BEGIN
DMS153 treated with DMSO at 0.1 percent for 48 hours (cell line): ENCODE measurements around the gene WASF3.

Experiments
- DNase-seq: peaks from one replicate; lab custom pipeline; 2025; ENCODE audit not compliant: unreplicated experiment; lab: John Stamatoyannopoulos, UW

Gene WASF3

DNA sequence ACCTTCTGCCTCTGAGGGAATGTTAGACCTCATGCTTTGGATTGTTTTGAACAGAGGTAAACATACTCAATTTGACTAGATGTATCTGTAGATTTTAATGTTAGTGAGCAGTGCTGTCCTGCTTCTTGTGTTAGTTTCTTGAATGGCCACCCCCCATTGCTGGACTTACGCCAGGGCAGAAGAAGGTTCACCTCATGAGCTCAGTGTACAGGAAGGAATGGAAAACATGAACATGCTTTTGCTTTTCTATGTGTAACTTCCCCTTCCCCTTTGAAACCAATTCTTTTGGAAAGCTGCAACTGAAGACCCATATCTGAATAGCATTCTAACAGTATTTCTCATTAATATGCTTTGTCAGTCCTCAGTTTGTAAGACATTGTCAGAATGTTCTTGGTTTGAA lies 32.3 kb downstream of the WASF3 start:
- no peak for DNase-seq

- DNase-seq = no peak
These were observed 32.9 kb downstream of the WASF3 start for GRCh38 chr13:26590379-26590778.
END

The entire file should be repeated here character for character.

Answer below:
DMS153 treated with DMSO at 0.1 percent for 48 hours (cell line): ENCODE measurements around the gene WASF3.

Experiments
- DNase-seq: peaks from one replicate; lab custom pipeline; 2025; ENCODE audit not compliant: unreplicated experiment; lab: John Stamatoyannopoulos, UW

Gene WASF3

DNA sequence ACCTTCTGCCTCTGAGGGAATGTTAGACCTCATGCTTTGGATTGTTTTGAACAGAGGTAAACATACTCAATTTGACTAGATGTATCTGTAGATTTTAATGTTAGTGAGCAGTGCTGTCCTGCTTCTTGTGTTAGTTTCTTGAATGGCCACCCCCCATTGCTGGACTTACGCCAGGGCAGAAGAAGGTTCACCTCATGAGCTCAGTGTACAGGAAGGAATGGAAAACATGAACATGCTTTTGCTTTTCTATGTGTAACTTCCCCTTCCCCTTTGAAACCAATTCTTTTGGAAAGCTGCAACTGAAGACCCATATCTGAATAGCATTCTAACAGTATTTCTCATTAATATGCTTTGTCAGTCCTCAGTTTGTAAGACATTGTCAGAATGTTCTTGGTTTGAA lies 32.3 kb downstream of the WASF3 start:
- no peak for DNase-seq

- DNase-seq = no peak
These were observed 32.9 kb downstream of the WASF3 start for GRCh38 chr13:26590379-26590778.